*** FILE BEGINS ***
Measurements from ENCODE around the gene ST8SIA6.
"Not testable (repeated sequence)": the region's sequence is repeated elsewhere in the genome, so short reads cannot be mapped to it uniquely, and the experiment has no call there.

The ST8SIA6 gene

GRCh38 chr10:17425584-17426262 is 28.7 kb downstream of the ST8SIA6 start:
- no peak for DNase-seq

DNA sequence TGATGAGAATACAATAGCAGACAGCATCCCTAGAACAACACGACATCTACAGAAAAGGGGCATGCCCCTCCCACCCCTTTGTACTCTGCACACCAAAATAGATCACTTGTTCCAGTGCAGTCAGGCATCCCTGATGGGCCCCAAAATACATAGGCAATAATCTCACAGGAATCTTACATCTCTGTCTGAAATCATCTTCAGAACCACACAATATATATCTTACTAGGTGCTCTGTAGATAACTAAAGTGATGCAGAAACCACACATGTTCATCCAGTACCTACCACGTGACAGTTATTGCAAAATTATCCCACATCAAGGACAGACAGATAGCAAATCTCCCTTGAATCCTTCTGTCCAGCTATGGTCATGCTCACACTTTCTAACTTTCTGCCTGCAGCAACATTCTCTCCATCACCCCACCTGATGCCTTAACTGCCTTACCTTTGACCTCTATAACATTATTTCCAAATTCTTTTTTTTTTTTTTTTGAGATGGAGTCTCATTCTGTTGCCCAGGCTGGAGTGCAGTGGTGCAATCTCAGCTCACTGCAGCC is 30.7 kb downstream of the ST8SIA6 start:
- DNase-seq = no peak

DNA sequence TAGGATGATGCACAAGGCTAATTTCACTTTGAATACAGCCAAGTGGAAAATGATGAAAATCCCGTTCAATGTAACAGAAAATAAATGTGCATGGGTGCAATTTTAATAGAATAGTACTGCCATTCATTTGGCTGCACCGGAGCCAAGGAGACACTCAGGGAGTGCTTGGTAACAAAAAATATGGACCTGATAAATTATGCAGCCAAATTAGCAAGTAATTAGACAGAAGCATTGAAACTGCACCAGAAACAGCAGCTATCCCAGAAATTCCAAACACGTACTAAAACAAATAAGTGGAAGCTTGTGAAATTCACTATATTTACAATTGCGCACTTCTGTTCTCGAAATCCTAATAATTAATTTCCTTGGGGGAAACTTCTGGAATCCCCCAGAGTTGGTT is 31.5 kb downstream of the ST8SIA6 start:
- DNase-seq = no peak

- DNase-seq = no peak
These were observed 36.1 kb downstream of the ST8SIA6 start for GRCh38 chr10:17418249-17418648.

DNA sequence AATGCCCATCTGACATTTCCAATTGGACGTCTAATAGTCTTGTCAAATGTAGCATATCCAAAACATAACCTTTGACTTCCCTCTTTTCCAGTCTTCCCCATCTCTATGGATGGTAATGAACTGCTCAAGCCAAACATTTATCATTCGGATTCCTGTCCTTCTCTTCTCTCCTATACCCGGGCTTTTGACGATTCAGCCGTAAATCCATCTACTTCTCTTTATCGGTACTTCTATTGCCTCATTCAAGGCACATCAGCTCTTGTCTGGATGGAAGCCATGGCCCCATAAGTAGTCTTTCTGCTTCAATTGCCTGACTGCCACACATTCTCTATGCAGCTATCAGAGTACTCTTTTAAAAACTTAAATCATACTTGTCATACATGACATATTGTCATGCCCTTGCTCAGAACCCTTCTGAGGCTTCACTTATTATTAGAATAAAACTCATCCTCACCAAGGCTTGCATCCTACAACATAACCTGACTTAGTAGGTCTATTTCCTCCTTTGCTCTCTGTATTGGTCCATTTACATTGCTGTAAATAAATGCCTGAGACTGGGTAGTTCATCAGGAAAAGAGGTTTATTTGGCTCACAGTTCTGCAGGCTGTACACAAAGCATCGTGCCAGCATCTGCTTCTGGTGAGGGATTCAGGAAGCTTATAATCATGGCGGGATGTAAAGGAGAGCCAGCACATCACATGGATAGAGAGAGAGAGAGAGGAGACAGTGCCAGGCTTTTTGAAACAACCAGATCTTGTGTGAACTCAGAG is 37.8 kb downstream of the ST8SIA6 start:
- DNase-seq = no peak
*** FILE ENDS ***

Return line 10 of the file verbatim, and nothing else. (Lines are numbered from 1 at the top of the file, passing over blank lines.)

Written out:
- DNase-seq = no peak